Though at times it looked odd because of the safety precautions, the return of live soccer with Germany’s top league resuming action amid the COVID-19 pandemic shows that there is a path forward for MLS, according to Atlanta United’s Brad Guzan.
“It was encouraging to see those games being played, and at the same time there are certainly a lot of steps that need to be taken by league officials, by club officials to make sure that player safety is at the top of everyone’s priority list,” he said.
Guzan and teammate Brooks Lennon noted several things that were different, which may provide foreshadowing of MLS’s protocols for a return. The league hasn’t played since early March because the season was suspended.
More than two months later, with the return of the Bundesliga, Lennon watched Borussia Dortmund’s first goal, scored by Erling Haland in the 29th minute, in an eventual 4-0 win over Schalke.
“Watched the celebration and totally forgot that they can’t embrace each other,” he said. “Good to see that they are taking all of the safety precautions. It’s weird to see on TV because we are all not used to seeing that.”
Should MLS return with similar social-distancing rules in place, Lennon said he’s confident that Atlanta United will figure out a unique celebration that doesn’t run afoul of the rules.
Another oddity was when one player was subbed off, he couldn’t embrace, or touch, the player coming on.
“It’s definitely going to be weird and a new normal, but we have to get used to it in order to get back playing,” Lennon said.
Lastly, there were no supporters in the stands. Dortmund’s Signal Iduna Park seats 81,365. It is one of few in the world that seats more than Atlanta United’s home of Mercedes-Benz Stadium. And Signal Iduna Park always is full.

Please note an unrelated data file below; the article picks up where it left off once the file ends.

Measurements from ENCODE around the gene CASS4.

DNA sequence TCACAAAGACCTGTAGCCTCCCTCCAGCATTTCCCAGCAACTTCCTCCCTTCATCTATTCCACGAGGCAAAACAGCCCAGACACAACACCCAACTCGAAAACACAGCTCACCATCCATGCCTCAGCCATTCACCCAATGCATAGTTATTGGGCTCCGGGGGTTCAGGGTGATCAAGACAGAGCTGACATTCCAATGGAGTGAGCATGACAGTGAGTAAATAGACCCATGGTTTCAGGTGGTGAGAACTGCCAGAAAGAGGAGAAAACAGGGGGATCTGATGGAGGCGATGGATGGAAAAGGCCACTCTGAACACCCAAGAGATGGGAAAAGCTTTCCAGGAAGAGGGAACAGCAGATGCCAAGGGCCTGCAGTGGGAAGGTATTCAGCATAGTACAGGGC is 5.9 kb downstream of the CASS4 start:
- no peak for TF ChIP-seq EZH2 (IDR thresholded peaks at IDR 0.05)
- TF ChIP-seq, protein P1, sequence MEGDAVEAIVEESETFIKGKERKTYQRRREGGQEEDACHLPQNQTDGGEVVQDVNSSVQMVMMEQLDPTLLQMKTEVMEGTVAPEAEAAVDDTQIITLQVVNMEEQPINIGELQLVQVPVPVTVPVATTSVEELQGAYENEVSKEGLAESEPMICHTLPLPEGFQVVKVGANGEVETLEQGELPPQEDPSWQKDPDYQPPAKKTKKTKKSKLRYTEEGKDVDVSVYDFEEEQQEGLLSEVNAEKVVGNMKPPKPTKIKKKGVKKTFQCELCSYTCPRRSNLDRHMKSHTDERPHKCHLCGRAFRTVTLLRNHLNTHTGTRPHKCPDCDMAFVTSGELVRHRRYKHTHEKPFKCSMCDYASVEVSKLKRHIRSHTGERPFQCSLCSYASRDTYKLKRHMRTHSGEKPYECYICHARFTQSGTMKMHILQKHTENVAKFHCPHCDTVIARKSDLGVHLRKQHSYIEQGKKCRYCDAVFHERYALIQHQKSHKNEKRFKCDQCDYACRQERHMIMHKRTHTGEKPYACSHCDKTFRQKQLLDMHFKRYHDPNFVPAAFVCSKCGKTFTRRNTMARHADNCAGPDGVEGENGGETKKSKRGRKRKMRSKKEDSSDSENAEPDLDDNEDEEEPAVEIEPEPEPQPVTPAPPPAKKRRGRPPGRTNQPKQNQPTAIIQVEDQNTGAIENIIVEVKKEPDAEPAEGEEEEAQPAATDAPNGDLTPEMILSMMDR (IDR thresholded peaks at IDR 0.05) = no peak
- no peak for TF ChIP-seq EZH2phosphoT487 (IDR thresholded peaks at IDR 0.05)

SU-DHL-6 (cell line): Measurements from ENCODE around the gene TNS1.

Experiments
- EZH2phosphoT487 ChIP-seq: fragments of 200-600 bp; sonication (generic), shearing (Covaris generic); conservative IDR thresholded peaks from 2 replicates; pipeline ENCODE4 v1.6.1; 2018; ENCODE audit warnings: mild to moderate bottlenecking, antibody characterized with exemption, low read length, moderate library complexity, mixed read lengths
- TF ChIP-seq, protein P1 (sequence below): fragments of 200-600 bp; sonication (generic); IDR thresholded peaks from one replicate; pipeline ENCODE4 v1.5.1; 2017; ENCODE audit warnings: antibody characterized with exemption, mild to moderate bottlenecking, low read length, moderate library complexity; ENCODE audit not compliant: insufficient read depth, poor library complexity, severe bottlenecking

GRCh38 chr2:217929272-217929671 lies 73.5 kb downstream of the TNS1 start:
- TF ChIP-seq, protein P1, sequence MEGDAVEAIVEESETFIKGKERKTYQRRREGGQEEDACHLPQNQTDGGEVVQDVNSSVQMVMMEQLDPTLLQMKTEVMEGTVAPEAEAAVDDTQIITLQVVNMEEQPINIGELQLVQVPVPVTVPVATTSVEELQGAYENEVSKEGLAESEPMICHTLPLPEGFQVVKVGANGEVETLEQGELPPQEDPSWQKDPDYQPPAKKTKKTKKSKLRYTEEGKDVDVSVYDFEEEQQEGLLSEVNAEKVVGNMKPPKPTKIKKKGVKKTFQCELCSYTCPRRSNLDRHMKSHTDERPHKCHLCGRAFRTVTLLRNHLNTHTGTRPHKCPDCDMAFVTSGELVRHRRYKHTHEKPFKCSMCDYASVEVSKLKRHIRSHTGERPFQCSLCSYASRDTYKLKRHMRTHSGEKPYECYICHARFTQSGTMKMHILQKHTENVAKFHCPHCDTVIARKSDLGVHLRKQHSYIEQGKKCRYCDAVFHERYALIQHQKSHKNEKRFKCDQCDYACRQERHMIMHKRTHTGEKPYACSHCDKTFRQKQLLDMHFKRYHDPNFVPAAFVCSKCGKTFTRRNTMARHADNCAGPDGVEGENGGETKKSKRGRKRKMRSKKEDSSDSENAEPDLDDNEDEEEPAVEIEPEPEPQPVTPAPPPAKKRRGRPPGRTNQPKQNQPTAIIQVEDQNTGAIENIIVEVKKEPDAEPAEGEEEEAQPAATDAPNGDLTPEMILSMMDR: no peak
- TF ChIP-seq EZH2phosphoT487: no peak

So seeing the stands occupied by only subs who were spaced at least six feet apart as well as by other members of the coaching staffs and training staffs, with no one else wearing the black and yellow, was bizarre.
If MLS decides there can be no supporters, Guzan said it would be a negative factor for Atlanta United, which has led the league in average attendance the past three seasons, with more than 52,000 per game.
“We are lucky with the support and atmosphere and energy in our stadium,” he said. “To miss out on that, that’s a huge factor for us.
“Safety of everybody involved in a game-day operation has to be the main priority. We are all eager to get back. We want to get back in a safe and responsible way. If it means fans can’t take part, it’s a massive blow to us.”
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